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Silver Looks Way Better Than Gold Right Now

John Rubino profile picture
John Rubino

Normally, the action in the gold and silver futures markets tends to be pretty similar, since the same general forces affect both precious metals. When inflation or some other source of anxiety is ascendant, both metals rise, and vice versa.

But lately - perhaps in a sign of how confused the world is becoming - gold and silver traders have diverged. Taking gold first, the speculators - who tend to be wrong at major inflection points - remain extremely bullish. Commercial traders, meanwhile - who tend to be right when speculators are wrong - are extremely bearish, with short positions more than double their longs. Historically, that's been a setup for a big drop in gold's price.

Viewed as a chart with the gray bars representing speculators and red bars the commercials, and where divergence is bearish and convergence bullish, the result is pretty ugly.

But now check out silver. Where gold futures speculators' long positions are three times their short bets, silver spculators are actually more short than long. In other words, the people who are usually wrong are bearish. The commercials, meanwhile, are almost in balance, which is usually bullish for silver's subsequent action.

Shown graphically, speculators and commercials are meeting the middle at zero, something that's both very rare and very positive.

What does this mean? One possible explanation is that silver has gotten too cheap relative to gold and needs to be revalued. That could happen in several ways, with both metals rising but silver rising more, or both falling but silver falling less. Or with gold dropping while silver rises, as improbable as that seems.

As the chart below illustrates, gold has recently been rising relative to silver (or silver has been falling relative to gold), with the gold/silver ratio now close to 80, meaning that it takes 80

This article was written by

John Rubino profile picture
John Rubino manages the financial website DollarCollapse.com. He is the co-author, with GoldMoney’s James Turk, of The Money Bubble (DollarCollapse Press, 2014) and The Collapse of the Dollar and How to Profit From It (Doubleday, 2007), and author of Clean Money: Picking Winners in the Green-Tech Boom (Wiley, 2008), How to Profit from the Coming Real Estate Bust (Rodale, 2003) and Main Street, Not Wall Street (Morrow, 1998). After earning a Finance MBA from New York University, he spent the 1980s on Wall Street, as a money market trader, equity analyst and junk bond analyst. During the 1990s he was a featured columnist with TheStreet.com and a frequent contributor to Individual Investor, Online Investor, and Consumers Digest, among many other publications. He currently writes for CFA Magazine.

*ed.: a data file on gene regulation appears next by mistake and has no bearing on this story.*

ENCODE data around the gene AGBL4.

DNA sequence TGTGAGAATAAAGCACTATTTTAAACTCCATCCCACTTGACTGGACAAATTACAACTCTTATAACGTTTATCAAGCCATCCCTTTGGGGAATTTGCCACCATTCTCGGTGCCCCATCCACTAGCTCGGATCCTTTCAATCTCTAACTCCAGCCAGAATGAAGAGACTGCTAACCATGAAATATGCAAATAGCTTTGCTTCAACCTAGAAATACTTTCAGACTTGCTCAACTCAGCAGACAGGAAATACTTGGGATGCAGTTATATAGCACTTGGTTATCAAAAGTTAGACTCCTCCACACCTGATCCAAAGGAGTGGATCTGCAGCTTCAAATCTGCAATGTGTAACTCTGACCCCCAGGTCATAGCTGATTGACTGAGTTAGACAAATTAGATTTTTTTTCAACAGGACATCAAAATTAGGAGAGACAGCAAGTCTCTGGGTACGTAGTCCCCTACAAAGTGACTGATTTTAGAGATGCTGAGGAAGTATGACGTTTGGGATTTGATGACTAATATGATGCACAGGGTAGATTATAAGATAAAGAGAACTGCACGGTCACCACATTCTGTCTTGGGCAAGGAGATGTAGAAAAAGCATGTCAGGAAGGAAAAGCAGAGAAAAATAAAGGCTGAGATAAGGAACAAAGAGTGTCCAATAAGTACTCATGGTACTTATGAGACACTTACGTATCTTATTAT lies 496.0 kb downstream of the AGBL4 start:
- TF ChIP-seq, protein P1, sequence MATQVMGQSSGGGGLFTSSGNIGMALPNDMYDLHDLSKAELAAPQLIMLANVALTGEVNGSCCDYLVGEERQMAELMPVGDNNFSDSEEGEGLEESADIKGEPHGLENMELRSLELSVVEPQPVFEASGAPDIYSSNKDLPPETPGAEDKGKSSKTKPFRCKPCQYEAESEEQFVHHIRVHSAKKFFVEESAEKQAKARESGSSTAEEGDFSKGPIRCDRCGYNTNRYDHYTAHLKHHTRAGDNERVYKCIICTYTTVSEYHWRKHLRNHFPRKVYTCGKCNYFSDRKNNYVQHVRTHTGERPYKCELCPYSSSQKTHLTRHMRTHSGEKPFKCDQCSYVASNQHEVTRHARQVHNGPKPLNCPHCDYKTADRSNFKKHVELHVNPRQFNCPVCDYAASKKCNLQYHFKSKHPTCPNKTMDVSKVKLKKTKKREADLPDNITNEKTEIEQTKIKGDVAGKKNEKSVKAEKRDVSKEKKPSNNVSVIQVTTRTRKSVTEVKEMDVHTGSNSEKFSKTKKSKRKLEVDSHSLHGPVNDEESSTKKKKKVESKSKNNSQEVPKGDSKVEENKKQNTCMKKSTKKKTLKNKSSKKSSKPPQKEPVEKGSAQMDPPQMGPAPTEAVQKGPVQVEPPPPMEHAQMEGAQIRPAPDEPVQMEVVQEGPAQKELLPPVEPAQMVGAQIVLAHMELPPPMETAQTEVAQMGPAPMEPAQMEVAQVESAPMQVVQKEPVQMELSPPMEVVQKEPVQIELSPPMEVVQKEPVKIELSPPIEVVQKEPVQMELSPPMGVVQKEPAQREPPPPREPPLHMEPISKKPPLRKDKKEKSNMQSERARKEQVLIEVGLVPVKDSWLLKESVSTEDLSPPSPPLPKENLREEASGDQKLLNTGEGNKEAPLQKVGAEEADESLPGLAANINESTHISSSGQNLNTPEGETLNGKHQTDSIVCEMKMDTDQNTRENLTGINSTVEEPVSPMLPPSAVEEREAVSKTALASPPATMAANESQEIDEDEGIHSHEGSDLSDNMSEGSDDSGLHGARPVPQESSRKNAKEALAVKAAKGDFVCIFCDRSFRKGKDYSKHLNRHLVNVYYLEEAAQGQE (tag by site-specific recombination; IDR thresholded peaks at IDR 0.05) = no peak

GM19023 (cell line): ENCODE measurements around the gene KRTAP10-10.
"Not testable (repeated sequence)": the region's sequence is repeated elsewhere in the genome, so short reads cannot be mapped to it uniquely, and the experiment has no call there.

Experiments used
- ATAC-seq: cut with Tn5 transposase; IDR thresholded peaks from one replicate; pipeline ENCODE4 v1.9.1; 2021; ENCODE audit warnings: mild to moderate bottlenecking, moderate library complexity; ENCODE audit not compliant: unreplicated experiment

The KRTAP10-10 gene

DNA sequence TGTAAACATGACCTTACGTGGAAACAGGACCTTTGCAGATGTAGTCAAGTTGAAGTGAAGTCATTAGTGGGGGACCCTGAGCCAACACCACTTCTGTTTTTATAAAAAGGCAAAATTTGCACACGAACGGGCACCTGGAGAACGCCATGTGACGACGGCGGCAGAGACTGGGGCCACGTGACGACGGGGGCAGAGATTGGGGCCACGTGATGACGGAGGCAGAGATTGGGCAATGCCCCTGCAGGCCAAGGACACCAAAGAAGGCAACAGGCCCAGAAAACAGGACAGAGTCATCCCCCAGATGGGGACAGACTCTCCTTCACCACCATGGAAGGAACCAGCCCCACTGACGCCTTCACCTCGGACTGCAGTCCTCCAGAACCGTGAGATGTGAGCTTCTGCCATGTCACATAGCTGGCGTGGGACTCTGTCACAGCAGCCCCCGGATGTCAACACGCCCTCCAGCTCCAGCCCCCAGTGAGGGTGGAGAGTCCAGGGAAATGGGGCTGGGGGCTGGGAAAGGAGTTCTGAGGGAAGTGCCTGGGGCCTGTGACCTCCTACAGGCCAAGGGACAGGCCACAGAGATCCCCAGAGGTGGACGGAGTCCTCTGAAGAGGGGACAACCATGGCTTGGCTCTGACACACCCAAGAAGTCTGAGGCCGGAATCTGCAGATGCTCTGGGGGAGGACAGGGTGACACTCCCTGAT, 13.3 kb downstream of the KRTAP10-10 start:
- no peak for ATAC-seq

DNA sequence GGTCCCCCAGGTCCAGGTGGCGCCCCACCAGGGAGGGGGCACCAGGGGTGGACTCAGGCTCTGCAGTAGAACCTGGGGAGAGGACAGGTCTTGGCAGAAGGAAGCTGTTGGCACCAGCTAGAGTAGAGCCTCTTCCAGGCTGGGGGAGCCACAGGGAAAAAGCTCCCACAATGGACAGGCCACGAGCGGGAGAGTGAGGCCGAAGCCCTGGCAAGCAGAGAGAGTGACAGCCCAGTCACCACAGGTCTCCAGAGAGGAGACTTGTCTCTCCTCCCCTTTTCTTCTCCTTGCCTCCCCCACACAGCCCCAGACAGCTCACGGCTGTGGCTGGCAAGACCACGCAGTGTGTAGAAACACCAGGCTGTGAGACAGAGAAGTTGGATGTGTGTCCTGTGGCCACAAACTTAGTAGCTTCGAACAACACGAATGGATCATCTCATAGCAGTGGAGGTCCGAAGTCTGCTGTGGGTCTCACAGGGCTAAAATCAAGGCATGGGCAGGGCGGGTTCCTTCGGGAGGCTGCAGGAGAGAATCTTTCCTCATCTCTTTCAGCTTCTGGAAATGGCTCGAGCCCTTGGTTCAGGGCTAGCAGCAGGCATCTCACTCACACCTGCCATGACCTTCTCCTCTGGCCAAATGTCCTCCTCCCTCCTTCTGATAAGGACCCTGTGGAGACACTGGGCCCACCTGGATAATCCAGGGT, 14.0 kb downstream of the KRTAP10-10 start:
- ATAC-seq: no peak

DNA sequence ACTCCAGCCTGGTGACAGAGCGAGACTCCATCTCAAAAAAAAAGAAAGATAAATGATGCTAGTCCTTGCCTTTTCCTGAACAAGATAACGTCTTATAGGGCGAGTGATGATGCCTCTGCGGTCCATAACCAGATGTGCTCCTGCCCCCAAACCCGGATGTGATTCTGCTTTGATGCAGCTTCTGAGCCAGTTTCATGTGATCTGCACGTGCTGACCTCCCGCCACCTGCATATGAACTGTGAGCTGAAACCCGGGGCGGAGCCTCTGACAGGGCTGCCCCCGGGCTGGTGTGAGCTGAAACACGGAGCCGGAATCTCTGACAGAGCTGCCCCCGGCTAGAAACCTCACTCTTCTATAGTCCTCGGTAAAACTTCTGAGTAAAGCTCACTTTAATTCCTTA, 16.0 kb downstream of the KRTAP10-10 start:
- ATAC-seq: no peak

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Comments (6)

ronaldcbarr profile picture
Do central banks hold silver as monetary reserves? If yea, are they reported in the same way as gold? Don't honestly know but if they are not, then this is the reason long silver-short gold is not a good strategy IMO.
deryb profile picture
05 Mar. 2018
Good idea, I decided to jump in with a short GLD + long SLV., with a -1 / +2 ratio. It seemed like the sweet spot in terms of risk / reward. Your case seems to make sense, and I believe some other events might precipitate a rush back to more traditional safe havens. Either political, economical, or the bitcoin/crypto currrencies crowd will get shaken down and start looking for more tangible vehicles.
GSR about 80-1 is historically a good time to get into silver.
John, I suggest you start tracking the disaggregated futures report that breaks out the commercial category into producer / merchants and swap dealers (banksters). Producers / merchants are very slow to change their positions (glacial pace). Not so the banksters.

Last week's report was amazing.
The swap dealers were net long 22,042 silver contracts as of last Tuesday, holding 1.82 longs for each short.
This is the second highest in the history of the series, bested only by the report of June 25th 2013 (23,338 and a ratio of 2.45).
Note that the swap dealers are net short 90% of the time.
When they turn bullish, it is because they expect a relatively quick move (i.e. less than 10 weeks) of at least 10% to the upside

Fund managers (price chasers) were net short 16,435 contracts, also the second highest for the series.
They held less than 0.7 longs for each short contract.

Looks like silver just completed a double bottom.
This week's action may confirm.
Thursday's intra-day low was $16.16 versus the $16.13 low of Feb 9th.
However the daily closes last week were considerably higher than during the first stab into this area.
Price momentum is also much improved.

Sunday night action is very positive, let's see if anyone tries to dampen the excitement.
It's been dead money for the past 5 years..... Still holding on the assumption that precious metals will rise given explosion in public debt, the impending Trump meltdown and the increasing volatility associated with it.......
Dead money?? Silver rallied from Dec 15 to mid 2016 by about 50 percent. Its now given up about half the gain as industrial demand has gone up. I am not saying its by any means a guarantee but its equally wrong to say its been dead money in the recent past. Any investment is dead money if you buy at the trading range high, watch it go down to the trading low and then wait for it to recover.
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